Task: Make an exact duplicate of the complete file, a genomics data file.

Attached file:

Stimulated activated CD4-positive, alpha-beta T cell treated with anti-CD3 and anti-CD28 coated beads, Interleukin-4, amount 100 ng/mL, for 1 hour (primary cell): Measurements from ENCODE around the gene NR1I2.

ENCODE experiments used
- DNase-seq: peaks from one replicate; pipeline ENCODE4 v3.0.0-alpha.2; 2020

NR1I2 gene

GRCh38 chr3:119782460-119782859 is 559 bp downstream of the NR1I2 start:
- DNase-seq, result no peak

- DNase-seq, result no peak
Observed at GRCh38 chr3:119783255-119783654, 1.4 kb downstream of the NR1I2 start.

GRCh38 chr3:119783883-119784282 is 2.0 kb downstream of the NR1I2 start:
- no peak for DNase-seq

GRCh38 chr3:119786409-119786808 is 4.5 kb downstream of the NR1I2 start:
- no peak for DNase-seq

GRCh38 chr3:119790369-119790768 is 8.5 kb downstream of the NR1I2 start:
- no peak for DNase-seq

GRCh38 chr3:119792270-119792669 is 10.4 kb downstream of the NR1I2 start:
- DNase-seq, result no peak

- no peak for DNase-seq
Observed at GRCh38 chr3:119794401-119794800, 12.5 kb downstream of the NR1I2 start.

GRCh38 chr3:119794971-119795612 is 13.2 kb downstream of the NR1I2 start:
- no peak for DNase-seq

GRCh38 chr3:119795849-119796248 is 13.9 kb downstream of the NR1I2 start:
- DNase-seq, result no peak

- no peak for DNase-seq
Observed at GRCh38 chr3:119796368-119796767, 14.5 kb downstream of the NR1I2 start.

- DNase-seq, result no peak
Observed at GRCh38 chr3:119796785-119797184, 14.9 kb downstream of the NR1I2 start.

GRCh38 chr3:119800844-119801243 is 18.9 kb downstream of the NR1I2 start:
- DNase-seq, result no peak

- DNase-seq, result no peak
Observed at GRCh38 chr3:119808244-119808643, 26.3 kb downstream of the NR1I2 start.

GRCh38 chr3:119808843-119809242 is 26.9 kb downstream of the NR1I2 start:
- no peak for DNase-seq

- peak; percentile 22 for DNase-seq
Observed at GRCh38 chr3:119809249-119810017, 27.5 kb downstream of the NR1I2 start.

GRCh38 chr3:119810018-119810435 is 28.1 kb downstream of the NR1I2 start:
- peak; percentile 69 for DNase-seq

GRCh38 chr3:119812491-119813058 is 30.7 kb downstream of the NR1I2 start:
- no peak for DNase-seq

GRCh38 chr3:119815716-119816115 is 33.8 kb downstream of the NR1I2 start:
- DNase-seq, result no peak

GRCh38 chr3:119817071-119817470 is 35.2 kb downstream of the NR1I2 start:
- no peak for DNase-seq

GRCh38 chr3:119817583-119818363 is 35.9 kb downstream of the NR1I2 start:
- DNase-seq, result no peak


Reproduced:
Stimulated activated CD4-positive, alpha-beta T cell treated with anti-CD3 and anti-CD28 coated beads, Interleukin-4, amount 100 ng/mL, for 1 hour (primary cell): Measurements from ENCODE around the gene NR1I2.

ENCODE experiments used
- DNase-seq: peaks from one replicate; pipeline ENCODE4 v3.0.0-alpha.2; 2020

NR1I2 gene

GRCh38 chr3:119782460-119782859 is 559 bp downstream of the NR1I2 start:
- DNase-seq, result no peak

- DNase-seq, result no peak
Observed at GRCh38 chr3:119783255-119783654, 1.4 kb downstream of the NR1I2 start.

GRCh38 chr3:119783883-119784282 is 2.0 kb downstream of the NR1I2 start:
- no peak for DNase-seq

GRCh38 chr3:119786409-119786808 is 4.5 kb downstream of the NR1I2 start:
- no peak for DNase-seq

GRCh38 chr3:119790369-119790768 is 8.5 kb downstream of the NR1I2 start:
- no peak for DNase-seq

GRCh38 chr3:119792270-119792669 is 10.4 kb downstream of the NR1I2 start:
- DNase-seq, result no peak

- no peak for DNase-seq
Observed at GRCh38 chr3:119794401-119794800, 12.5 kb downstream of the NR1I2 start.

GRCh38 chr3:119794971-119795612 is 13.2 kb downstream of the NR1I2 start:
- no peak for DNase-seq

GRCh38 chr3:119795849-119796248 is 13.9 kb downstream of the NR1I2 start:
- DNase-seq, result no peak

- no peak for DNase-seq
Observed at GRCh38 chr3:119796368-119796767, 14.5 kb downstream of the NR1I2 start.

- DNase-seq, result no peak
Observed at GRCh38 chr3:119796785-119797184, 14.9 kb downstream of the NR1I2 start.

GRCh38 chr3:119800844-119801243 is 18.9 kb downstream of the NR1I2 start:
- DNase-seq, result no peak

- DNase-seq, result no peak
Observed at GRCh38 chr3:119808244-119808643, 26.3 kb downstream of the NR1I2 start.

GRCh38 chr3:119808843-119809242 is 26.9 kb downstream of the NR1I2 start:
- no peak for DNase-seq

- peak; percentile 22 for DNase-seq
Observed at GRCh38 chr3:119809249-119810017, 27.5 kb downstream of the NR1I2 start.

GRCh38 chr3:119810018-119810435 is 28.1 kb downstream of the NR1I2 start:
- peak; percentile 69 for DNase-seq

GRCh38 chr3:119812491-119813058 is 30.7 kb downstream of the NR1I2 start:
- no peak for DNase-seq

GRCh38 chr3:119815716-119816115 is 33.8 kb downstream of the NR1I2 start:
- DNase-seq, result no peak

GRCh38 chr3:119817071-119817470 is 35.2 kb downstream of the NR1I2 start:
- no peak for DNase-seq

GRCh38 chr3:119817583-119818363 is 35.9 kb downstream of the NR1I2 start:
- DNase-seq, result no peak